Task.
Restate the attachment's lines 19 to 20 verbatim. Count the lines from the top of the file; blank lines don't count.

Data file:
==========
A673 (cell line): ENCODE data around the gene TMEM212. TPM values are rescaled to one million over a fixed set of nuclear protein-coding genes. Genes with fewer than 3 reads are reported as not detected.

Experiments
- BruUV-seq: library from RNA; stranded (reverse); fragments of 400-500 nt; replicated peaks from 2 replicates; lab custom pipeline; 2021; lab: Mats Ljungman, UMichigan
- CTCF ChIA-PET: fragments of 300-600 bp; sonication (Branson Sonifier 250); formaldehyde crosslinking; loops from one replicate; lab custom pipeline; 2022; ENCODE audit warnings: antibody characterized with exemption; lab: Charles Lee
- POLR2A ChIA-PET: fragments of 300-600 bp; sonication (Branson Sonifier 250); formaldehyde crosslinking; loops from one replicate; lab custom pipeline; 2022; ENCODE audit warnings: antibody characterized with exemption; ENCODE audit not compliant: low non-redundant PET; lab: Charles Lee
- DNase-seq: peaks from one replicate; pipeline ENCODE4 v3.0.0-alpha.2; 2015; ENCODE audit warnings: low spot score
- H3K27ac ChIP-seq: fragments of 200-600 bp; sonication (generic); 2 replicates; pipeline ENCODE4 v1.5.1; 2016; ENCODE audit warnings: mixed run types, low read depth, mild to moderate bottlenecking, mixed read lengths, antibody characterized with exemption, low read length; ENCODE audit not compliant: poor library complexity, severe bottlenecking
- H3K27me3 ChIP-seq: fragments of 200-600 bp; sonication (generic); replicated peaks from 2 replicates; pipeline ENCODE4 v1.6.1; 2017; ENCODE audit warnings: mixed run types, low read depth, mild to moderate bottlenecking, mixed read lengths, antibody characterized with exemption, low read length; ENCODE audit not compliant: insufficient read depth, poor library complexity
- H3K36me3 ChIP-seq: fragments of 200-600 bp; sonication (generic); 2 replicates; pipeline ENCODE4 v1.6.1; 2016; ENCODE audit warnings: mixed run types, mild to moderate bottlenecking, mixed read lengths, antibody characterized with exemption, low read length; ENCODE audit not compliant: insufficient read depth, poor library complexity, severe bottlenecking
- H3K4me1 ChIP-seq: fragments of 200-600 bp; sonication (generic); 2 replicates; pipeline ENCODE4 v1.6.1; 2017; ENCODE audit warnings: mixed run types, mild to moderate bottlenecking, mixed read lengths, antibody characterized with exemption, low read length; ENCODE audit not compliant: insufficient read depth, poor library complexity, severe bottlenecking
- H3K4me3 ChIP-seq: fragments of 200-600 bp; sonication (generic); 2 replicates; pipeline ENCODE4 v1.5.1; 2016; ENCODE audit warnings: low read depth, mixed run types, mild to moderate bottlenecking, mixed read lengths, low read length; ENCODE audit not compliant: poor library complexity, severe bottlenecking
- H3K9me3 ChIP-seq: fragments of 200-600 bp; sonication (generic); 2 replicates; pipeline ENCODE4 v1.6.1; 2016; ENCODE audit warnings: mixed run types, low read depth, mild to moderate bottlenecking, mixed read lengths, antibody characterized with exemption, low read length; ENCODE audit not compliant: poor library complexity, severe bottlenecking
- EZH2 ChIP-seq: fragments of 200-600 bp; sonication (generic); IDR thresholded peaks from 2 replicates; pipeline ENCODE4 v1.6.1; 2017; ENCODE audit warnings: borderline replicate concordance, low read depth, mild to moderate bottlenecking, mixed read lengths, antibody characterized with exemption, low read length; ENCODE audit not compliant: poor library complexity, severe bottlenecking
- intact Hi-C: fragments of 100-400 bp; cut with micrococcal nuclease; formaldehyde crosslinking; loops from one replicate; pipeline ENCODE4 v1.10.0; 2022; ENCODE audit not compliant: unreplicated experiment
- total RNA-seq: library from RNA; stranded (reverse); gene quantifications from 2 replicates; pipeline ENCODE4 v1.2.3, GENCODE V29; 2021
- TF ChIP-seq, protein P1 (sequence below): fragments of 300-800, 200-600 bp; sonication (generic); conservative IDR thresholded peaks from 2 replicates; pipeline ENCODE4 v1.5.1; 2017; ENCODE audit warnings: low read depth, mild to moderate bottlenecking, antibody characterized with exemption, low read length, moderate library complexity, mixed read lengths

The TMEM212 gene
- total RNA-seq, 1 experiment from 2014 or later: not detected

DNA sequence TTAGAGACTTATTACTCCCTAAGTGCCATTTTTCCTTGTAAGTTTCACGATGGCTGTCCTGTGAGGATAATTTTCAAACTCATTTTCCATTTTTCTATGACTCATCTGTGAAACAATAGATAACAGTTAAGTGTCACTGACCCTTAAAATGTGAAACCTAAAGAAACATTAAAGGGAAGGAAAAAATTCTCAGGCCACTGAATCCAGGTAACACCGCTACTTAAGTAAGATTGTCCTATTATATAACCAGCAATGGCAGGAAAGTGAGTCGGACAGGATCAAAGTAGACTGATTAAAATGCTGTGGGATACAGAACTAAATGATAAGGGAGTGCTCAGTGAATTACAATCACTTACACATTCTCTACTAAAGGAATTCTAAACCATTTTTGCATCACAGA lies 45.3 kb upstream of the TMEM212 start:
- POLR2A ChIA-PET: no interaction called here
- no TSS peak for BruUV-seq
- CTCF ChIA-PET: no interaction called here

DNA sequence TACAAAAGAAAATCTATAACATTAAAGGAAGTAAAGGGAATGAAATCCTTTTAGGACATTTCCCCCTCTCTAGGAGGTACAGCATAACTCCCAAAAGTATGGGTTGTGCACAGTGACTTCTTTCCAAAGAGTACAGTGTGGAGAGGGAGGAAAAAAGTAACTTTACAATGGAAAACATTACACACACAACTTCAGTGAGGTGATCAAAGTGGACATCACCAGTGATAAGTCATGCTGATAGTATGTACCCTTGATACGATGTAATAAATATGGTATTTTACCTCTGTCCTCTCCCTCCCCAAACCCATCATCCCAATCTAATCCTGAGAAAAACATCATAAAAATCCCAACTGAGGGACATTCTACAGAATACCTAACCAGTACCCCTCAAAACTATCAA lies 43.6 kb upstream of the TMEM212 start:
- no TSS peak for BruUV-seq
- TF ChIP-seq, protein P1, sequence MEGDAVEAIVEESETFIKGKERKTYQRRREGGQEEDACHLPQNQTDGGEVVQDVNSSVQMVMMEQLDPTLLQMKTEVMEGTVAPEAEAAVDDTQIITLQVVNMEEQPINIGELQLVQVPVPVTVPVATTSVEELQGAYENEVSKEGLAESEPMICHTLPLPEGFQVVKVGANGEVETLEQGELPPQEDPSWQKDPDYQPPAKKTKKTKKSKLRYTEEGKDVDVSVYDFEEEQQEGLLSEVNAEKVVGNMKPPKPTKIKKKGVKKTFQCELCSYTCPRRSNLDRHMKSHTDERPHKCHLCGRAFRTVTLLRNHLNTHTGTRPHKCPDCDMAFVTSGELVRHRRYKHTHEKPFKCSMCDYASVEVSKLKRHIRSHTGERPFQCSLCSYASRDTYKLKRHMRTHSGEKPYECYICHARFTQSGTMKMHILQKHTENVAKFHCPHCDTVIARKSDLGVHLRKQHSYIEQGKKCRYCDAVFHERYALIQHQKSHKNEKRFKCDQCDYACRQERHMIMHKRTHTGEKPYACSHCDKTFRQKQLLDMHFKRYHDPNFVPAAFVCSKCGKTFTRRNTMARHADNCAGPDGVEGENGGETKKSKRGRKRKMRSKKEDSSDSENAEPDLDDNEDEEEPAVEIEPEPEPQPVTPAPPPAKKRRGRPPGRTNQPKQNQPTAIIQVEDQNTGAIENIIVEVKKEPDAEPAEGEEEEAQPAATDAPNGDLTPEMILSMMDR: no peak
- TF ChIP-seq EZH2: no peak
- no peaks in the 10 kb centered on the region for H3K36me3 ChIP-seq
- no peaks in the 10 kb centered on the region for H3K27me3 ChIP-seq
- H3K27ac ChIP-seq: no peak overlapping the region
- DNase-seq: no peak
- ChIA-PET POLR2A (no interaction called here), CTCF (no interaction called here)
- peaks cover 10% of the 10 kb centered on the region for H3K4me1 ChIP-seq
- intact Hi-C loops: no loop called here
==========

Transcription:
DNA sequence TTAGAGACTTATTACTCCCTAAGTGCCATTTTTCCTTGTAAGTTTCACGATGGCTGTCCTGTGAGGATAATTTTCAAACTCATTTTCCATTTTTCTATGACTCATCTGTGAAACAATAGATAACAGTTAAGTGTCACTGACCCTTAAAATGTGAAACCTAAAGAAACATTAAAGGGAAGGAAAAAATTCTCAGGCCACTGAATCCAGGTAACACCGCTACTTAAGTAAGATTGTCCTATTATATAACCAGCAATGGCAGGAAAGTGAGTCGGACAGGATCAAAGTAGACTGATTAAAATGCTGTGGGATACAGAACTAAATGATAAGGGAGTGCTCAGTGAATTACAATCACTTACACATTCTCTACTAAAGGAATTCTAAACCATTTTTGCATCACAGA lies 45.3 kb upstream of the TMEM212 start:
- POLR2A ChIA-PET: no interaction called here